-- "When the Court declared a constitutional right to homosexual sodomy (2003), we were assured that the case had nothing, nothing at all to do with 'whether the government must give formal recognition to any relationship that homosexual persons seek to enter.' Now we are told that DOMA is invalid because it 'demeans the couple, whose moral and sexual choices the Constitution protects.' ... It takes real cheek for today's majority to assure us, as it is going out the door, that a constitutional requirement to give formal recognition to same-sex marriage is not at issue here -- when what has preceded that assurance is a lecture on how superior the majority's moral judgment in favor of same-sex marriage is to the Congress's hateful moral judgment against it. I promise you this: The only thing that will 'confine' the Court's holding is its sense of what it can get away with."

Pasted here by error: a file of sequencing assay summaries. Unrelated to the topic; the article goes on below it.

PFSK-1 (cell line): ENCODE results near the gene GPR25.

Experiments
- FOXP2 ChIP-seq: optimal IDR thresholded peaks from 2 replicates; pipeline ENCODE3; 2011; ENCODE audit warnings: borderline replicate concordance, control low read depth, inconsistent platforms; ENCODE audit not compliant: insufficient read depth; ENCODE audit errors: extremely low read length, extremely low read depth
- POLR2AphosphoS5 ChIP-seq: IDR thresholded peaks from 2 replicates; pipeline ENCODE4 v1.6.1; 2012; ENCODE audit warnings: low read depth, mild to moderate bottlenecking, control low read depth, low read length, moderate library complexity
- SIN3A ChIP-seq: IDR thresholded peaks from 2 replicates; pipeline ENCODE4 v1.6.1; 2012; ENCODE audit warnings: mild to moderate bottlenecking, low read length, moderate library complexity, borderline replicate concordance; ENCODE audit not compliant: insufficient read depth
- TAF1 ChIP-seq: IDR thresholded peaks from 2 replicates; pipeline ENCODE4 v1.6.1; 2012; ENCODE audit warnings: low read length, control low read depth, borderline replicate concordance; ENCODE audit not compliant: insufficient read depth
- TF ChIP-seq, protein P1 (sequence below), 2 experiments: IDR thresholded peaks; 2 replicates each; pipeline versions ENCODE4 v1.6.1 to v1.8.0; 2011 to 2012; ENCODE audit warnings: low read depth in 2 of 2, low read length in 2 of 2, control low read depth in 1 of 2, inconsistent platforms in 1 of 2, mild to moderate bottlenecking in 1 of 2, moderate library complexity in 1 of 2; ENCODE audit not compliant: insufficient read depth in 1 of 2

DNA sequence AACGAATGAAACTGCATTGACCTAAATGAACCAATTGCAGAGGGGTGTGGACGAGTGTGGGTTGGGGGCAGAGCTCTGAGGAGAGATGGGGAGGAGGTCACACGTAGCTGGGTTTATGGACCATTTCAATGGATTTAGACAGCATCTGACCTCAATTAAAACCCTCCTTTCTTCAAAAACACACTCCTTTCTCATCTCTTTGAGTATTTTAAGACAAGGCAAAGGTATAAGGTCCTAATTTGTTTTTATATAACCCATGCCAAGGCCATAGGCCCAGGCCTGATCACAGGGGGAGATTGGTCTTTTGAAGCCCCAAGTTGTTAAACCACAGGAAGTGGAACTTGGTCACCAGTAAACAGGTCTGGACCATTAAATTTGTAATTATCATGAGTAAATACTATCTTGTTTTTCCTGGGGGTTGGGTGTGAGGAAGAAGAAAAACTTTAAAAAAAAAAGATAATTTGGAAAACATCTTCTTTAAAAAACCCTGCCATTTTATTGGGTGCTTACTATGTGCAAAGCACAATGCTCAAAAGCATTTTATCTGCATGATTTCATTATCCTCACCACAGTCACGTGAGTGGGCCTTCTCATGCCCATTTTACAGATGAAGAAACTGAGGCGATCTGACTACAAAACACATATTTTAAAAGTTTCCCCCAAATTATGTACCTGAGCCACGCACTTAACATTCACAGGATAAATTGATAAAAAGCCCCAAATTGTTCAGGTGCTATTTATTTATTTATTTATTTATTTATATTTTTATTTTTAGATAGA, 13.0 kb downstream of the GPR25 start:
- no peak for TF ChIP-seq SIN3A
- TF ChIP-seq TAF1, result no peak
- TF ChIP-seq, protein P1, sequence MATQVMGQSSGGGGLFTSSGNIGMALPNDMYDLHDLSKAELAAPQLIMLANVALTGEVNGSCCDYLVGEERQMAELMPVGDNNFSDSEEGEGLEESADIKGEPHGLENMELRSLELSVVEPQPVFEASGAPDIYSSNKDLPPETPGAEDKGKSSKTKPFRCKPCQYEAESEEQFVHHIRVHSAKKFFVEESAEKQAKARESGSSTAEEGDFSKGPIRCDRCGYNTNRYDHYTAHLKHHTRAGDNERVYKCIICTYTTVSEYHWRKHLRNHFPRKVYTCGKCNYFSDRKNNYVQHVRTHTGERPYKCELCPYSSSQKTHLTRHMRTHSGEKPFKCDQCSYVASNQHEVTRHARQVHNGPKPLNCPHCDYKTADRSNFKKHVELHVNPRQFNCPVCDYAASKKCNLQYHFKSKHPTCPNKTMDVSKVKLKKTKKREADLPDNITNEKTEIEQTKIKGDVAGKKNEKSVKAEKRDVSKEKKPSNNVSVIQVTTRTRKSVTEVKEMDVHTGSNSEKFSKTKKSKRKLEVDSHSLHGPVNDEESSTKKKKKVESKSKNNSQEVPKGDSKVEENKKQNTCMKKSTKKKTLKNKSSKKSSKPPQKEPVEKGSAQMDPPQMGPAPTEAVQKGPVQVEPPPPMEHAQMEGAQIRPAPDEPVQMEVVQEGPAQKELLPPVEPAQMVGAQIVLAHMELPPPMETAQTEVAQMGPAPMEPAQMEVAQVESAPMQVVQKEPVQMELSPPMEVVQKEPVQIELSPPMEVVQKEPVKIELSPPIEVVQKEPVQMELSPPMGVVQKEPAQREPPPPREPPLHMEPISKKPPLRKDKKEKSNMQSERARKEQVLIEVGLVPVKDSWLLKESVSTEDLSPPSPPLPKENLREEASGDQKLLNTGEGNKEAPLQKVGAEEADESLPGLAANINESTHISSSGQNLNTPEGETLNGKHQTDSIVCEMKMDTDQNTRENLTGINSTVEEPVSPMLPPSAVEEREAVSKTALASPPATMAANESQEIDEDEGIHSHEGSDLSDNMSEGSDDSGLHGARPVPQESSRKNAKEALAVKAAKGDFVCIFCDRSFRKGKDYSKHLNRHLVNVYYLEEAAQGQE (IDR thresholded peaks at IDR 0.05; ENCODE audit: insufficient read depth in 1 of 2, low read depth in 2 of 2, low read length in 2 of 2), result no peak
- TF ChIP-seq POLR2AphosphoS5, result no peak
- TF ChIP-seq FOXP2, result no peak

Alito's dissent

From the dissent by Justice Samuel Alito (supported by Thomas):

-- "Section 3 of DOMA, in my view, does not encroach on the prerogatives of the states, assuming of course that the many federal statutes affected by DOMA have not already done so. Section 3 does not prevent any state from recognizing same-sex marriage or from extending to same-sex couples any right, privilege, benefit, or obligation stemming from state law. All that Section 3 does is to define a class of persons to whom federal law extends certain special benefits and upon whom federal law imposes certain special burdens. In these provisions, Congress used marital status as a way of defining this class -- in part, I assume, because it viewed marriage as a valuable institution to be fostered and in part because it viewed married couples as comprising a unique type of economic unit that merits special regulatory treatment. Assuming that Congress has the power under the Constitution to enact the laws affected by Section 3, Congress has the power to define the category of persons to whom those laws apply."